Businesses spend a lot of time worrying about risk. With the rash of ransomware attacks and cybersecurity threats over the past year, cyber security threats surely top the list.
Yet, the biggest threat to data loss in businesses is employees themselves. Despite the non-stop cyber threats and an increasingly complex IT landscape, simple accidental data deletion is still the most common reason for data loss. Users make mistakes. They have bad habits. And sometimes job stress and haste cause people to take shortcuts, which end up in personal, everyday disasters. This can cause havoc to the MSP managing a business’ data.
In this blog, we will explore the five most common causes of accidental data loss.
1. Simple, Human Error
First and foremost, people accidentally delete data all the time. Most operating systems leverage a two-step process to delete data from a system, with the Recycle Bin providing the user with a vital safeguard against hasty deletion. Nevertheless, users delete data only to discover that vital files have been destroyed and lost forever.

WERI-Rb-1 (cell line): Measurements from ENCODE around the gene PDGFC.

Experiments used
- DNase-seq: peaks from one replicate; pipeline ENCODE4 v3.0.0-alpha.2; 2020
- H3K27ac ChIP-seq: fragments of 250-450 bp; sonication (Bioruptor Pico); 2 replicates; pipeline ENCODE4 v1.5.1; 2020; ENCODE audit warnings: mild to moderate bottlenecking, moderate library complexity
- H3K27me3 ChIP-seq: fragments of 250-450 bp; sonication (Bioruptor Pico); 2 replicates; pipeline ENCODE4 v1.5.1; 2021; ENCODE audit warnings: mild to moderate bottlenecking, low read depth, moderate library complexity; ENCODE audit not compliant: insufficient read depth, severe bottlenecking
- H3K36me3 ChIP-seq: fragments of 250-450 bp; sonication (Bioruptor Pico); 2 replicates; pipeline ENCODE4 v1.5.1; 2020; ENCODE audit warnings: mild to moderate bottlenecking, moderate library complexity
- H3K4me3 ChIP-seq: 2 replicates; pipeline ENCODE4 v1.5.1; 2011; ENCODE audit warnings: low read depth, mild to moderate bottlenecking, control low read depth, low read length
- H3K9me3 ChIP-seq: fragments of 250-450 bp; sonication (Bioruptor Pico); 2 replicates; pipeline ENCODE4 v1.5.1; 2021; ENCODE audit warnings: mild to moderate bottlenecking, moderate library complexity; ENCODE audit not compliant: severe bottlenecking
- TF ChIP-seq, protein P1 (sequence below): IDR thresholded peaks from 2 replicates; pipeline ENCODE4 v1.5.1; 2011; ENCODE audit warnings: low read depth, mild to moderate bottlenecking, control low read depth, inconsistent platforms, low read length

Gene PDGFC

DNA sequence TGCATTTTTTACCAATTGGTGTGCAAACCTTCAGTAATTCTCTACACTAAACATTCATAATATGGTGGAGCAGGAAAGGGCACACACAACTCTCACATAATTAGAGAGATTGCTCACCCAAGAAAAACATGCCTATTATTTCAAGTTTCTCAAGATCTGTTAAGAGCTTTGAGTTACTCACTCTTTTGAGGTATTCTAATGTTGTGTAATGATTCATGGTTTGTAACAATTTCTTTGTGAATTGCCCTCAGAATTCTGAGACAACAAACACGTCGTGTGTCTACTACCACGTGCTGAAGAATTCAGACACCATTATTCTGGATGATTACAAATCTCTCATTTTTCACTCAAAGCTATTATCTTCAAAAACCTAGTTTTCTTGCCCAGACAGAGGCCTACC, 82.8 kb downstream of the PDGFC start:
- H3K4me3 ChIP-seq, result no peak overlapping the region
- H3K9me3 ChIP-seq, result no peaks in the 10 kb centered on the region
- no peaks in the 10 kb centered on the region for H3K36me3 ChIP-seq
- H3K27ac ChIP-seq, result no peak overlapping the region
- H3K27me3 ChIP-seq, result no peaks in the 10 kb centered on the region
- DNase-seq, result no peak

While it seems our technology world should be becoming easier and less complex, it is the opposite. In a given day, the typical knowledge worker may work across multiple computers, tablets, and mobile devices. Add in remote desktop technology and extra cyber security measures, and the world gets complicated quickly. The profusion of devices means work happens in more places, across more devices, and more cloud-based apps. Theoretically, our multi-device world should make data loss less likely. Yet, cracks always emerge. Employees circumvent their pokey remote desktop connections; save data locally to the desktop; move corporate data to personal devices; and the list goes on.
Many also work in organizations where the internal tech support is overwhelmed. Therefore, people turn to self-help solutions and try to consolidate or delete data to conserve disk space and stay productive. Users may tamper with storage limits, use CHKDSK tools, or try optimizing their operating system, leading to data corruption, erasure, or operating system issues and data loss.
Even more commonly, employees may simply overwrite their work. When working in a spreadsheet or presentation, this commonly happens. Without the right versioning, file sync solutions, or backup tools in place, people can really shoot themselves in the foot.